3; for methods see supplementary information). Thus, find protocol mutations in genes that lead to mutator phenotypes in P. aeruginosa can enhance microcolony initiation and growth during biofilm culture. This different architecture of
the biofilm formed by mutator strains has an impact on the tolerance of the biofilms to antibiotics. We found that the PAO1 ∆mutT had increased tolerance to piperacillin/tazobactam compared with the wild-type (Fig. 4). It has been shown in planktonic growth that under piperacillin/tazobactam selective pressure PAO1 ∆mutT developed a larger resistant subpopulation compared with PAO1 and that the mechanism of resistance was related to increased beta-lactamase production (Mandsberg et al., 2009). Selection of such a resistant subpopulation during treatment of the biofilm might explain the increased tolerance to piperacillin/tazobactam INCB024360 in vitro of PAO1 ∆mutT compared with PAO1. It has been shown recently that theoretically optimized PK/PD parameters failed to suppress resistance development in biofilm-grown bacteria. The antibiotic concentration that prevents the selection of resistant mutants (mutant preventive concentration) is increased in biofilms compared with planktonic growth due to the particular physiology and architecture of biofilms favouring gradual mutational
resistance development, especially in mutator strains (Macia et al., 2011). The increased tolerance to piperacillin/tazobactam of PAO1 ∆mutT might also be due to a more efficient SOS response in mutators. We have recently shown in another mutant that is unable to repair DNA oxidative
lesions that such unrepaired lesions trigger an oxidative stress response in P. aeruginosa (Mandsberg et al., 2011) that could trigger an SOS response and better survival in the presence of antibiotics. Hyperproduction of beta-lactamase (Ciofu et al., 1994; Bagge et al., 2002) and overexpresison of efflux-pumps (Jalal et al., 2000; Islam et al., 2009) are the most common mechanisms of resistance encountered in CF P. aeruginosa isolates. Due to the selective pressure exerted by maintenance antibiotic treatment, occurrence of resistant P. aeruginosa strains during chronic airway infection in CF is common, and the next most important mechanism of resistance to beta-lactam antibiotics is overproduction of the chromosomally encoded beta-lactamase (Giwercman et al., 1990; Ciofu, 2003). In biofilms of P. aeruginosa that overproduce beta-lactamase, the presence in the biofilm matrix of beta-lactamases will lead to hydrolysis of the beta-lactam antibiotics before they reach the bacterial cells. Nichols et al. (1989) predicted from mathematical models that bacteria expressing high levels of chromosomal beta-lactamase growing in biofilms would be exposed to reduced concentrations of beta-lactam antibiotics due to accumulation of the enzyme in the polysaccharide matrix.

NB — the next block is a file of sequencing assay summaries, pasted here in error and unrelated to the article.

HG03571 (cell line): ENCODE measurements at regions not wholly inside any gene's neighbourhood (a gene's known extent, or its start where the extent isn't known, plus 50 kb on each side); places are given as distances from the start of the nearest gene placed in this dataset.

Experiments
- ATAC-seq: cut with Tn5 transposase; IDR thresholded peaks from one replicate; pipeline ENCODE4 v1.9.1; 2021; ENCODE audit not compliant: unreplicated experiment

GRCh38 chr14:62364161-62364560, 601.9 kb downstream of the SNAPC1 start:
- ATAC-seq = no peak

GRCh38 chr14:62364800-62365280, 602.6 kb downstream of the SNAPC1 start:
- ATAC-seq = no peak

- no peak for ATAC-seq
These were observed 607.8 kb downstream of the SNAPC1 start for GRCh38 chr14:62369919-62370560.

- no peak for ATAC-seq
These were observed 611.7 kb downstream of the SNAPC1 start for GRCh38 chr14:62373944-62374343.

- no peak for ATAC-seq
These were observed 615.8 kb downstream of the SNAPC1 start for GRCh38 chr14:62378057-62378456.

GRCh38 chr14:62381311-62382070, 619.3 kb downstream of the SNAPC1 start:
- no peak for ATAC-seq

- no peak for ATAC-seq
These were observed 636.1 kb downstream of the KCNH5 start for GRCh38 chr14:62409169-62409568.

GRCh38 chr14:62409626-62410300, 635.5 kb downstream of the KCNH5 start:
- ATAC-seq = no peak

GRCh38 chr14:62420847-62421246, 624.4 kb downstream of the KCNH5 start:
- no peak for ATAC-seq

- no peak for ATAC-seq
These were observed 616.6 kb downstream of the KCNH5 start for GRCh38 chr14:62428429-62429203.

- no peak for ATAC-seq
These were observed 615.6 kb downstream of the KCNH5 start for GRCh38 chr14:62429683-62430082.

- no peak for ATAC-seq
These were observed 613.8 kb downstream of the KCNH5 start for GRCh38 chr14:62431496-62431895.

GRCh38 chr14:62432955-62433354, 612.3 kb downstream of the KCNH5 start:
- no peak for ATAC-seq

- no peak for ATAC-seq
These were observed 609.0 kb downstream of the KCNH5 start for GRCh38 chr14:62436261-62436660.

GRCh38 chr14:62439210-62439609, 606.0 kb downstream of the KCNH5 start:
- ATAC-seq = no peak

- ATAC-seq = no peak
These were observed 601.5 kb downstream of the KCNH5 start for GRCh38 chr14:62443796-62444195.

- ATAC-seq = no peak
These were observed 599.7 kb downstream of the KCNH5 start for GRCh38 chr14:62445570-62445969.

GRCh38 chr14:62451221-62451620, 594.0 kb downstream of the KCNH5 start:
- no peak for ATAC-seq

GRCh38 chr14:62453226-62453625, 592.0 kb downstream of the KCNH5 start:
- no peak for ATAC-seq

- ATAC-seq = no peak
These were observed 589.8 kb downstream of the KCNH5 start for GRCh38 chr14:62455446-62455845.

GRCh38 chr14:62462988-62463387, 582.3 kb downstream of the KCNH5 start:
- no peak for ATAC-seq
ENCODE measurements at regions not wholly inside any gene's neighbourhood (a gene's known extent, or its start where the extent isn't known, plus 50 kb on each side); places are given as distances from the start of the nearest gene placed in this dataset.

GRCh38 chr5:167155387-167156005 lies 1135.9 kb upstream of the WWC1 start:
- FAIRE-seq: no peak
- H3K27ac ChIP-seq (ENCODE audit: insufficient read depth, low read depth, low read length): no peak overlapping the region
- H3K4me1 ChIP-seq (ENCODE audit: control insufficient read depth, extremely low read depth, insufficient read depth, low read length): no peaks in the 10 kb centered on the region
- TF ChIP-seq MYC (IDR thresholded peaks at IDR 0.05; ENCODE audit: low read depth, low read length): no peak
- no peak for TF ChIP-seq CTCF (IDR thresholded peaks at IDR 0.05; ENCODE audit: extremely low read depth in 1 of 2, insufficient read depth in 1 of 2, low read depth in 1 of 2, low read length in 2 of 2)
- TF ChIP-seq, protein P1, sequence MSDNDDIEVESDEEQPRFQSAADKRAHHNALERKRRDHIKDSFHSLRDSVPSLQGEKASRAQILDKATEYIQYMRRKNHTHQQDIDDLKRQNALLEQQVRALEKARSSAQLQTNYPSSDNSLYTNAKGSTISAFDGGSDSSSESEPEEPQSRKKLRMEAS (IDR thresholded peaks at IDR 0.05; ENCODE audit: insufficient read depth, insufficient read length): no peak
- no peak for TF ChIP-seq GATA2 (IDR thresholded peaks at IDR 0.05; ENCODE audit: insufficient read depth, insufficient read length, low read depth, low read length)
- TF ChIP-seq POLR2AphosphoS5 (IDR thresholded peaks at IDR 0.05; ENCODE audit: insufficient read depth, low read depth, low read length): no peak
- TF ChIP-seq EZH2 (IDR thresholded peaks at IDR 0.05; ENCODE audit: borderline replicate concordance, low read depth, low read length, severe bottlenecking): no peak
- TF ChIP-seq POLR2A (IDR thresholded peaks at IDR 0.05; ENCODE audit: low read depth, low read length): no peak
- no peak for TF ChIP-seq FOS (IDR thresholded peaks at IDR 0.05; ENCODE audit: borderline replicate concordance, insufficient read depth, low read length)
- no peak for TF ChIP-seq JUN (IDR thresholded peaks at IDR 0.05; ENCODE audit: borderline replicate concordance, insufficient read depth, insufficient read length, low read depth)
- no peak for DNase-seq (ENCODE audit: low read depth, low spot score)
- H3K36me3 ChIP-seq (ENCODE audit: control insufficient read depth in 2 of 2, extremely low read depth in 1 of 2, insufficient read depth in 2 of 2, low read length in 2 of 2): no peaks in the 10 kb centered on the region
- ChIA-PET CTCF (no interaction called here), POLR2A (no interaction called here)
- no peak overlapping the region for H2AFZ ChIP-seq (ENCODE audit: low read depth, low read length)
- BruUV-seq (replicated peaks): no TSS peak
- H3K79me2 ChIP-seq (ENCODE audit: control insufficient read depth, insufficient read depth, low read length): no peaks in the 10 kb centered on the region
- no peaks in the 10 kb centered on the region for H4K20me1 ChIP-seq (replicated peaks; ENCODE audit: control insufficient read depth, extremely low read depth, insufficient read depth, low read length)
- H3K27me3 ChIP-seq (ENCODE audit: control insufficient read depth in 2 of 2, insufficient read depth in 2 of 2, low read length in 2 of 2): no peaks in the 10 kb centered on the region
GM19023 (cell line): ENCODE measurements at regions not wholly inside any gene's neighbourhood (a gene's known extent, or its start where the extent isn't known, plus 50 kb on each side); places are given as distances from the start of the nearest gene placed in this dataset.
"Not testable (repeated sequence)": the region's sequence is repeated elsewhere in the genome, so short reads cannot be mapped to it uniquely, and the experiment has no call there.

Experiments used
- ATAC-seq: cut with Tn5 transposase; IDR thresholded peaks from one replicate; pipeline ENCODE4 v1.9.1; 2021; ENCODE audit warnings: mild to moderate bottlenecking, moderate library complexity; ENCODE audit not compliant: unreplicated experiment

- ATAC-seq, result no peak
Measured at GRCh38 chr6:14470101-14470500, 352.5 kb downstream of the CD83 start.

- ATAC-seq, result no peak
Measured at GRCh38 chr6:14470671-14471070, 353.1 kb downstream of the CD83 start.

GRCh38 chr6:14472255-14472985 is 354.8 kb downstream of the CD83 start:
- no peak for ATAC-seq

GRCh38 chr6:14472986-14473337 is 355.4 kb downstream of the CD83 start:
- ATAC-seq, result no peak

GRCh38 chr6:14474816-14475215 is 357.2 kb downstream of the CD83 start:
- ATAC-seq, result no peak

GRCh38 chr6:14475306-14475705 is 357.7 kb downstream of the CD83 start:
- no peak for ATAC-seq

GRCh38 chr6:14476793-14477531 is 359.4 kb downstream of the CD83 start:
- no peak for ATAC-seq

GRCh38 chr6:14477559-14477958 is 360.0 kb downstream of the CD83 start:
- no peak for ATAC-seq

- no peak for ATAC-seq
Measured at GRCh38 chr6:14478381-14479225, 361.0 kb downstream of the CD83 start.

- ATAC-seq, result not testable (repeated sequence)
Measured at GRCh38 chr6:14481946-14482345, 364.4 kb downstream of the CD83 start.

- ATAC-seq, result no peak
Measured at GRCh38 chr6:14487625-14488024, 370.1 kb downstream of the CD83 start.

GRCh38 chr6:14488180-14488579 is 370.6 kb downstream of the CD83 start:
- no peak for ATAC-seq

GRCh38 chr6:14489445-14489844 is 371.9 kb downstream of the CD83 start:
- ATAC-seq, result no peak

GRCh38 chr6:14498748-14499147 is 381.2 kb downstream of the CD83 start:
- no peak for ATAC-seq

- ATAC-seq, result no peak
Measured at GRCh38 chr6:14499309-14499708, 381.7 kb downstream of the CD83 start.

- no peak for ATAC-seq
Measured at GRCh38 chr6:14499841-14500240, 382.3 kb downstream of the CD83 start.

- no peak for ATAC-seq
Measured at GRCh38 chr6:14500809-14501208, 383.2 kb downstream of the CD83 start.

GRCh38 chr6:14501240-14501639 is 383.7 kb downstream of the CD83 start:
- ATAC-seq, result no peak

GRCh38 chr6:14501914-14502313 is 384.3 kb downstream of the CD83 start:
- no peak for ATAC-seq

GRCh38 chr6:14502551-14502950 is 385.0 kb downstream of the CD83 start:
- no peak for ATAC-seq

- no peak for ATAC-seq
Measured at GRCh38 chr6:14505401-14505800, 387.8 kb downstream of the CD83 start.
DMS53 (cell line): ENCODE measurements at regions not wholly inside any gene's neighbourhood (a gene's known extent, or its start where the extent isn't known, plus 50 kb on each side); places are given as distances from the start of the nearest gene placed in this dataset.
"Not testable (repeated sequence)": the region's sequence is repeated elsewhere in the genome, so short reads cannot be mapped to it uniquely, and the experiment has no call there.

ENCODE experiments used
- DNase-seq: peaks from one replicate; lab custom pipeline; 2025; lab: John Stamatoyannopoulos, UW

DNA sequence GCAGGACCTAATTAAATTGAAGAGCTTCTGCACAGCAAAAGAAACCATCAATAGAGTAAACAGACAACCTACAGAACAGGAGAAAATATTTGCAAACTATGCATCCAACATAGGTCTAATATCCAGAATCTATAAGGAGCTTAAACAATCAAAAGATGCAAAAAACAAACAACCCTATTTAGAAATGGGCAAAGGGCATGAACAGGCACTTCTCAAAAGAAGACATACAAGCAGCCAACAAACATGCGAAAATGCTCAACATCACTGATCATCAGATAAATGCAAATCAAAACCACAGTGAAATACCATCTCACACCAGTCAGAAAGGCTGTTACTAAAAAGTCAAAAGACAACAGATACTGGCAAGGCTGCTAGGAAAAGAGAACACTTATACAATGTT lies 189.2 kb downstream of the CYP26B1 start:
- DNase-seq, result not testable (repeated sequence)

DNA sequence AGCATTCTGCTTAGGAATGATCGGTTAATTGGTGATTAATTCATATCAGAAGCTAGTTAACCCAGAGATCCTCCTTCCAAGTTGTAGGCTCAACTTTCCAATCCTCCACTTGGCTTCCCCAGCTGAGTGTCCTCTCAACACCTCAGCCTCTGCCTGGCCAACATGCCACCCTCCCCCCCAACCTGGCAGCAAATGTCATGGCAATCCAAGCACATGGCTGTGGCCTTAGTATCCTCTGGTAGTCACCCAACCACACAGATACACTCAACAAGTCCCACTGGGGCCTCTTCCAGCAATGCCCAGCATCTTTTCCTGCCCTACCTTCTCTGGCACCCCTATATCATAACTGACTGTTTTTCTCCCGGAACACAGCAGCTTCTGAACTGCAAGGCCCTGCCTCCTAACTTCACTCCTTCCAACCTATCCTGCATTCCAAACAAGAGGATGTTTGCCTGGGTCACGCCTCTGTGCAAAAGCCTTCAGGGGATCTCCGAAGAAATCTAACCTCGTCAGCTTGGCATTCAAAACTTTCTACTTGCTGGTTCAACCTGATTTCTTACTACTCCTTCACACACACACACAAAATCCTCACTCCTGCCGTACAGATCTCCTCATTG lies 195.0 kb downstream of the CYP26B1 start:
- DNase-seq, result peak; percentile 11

136 A20-silenced DC showed spontaneous and enhanced expression
of co-stimulatory molecules and pro-inflammatory cytokines and had different effects on T-cell subsets: they inhibited Treg cells and hyperactivated tumour-infiltrating cytotoxic T lymphocytes and T helper cells that produced IL-6 and TNF-α and were refractory to Treg-cell-mediated suppression. Mechanistic studies revealed that A20 regulated DC production of retinoic acid and pro-inflammatory cytokines, inhibiting the expression of gut-homing receptors on T and B cells. Their work provided a strategy for the development of an efficient vaccination.137 When compared with other cell types, DC are not easily transduced by adenoviruses, requiring high multiplicities of infection to obtain expression selleck screening library of antigen in most cells. Pereboev et al.138 High Content Screening have reported that CFm40L, an adapter molecule combining the coxsackie-adenovirus receptor fused to the ecto-domain of CD40L by way of a trimerization motif, was able to efficiently target adenoviruses to DC. Moreover, direct immunization with adenoviral particles coated with this adapter molecule was able to induce stronger immune responses than uncoated adenoviral particles. In their studies, targeting of an adenovirus encoding HCV NS3 protein (AdNS3)
to DC with CFm40L strongly enhanced NS3 presentation in vitro, activating IFN-γ-producing T cells. Immunization of mice with these DC promoted strong CD4 and CD8 T-cell responses against HCV NS3. CFh40L, Fossariinae a similar adapter molecule containing human CD40L, enhanced transduction and maturation of human MDDC from patients with chronic HCV infection and healthy
donors revealed similar maturation levels. DC transduced with AdNS3 and the adapter molecule CFm/h40L exhibit enhanced immunostimulatory functions, induced robust anti-HCV NS3 immunity in animals, and can induce antiviral immune responses in subjects with chronic HCV infection. This strategy may serve as therapeutic vaccination for patients with chronic hepatitis C.31 To determine whether T-cell responses induced by the protein vaccines could be enhanced after boosting with a viral vector, non-human primates were boosted with a replication defective, recombinant New York vaccinia virus (NYVAC)-HIV Gag/Pol/Nef vector. Boosting with recombinant NYVAC strongly enhances IFN-γ-producing T cells following priming with DEC-HIV Gag p24 or HIV Gag p24 plus Poly ICLC. The NYVAC boosting generates multifunctional CD4+ and CD8+ cytokine-producing T cells with a similar breadth to those elicited by protein priming. Hence, a robust, broad, durable and polyfunctional CD4+ and CD8+ T-cell response is generated by boosting a relatively low frequency of cross-primed CD8+ T cells induced by a protein vaccine with a single immunization with NYVAC-HIV Gag/Pol/Nef.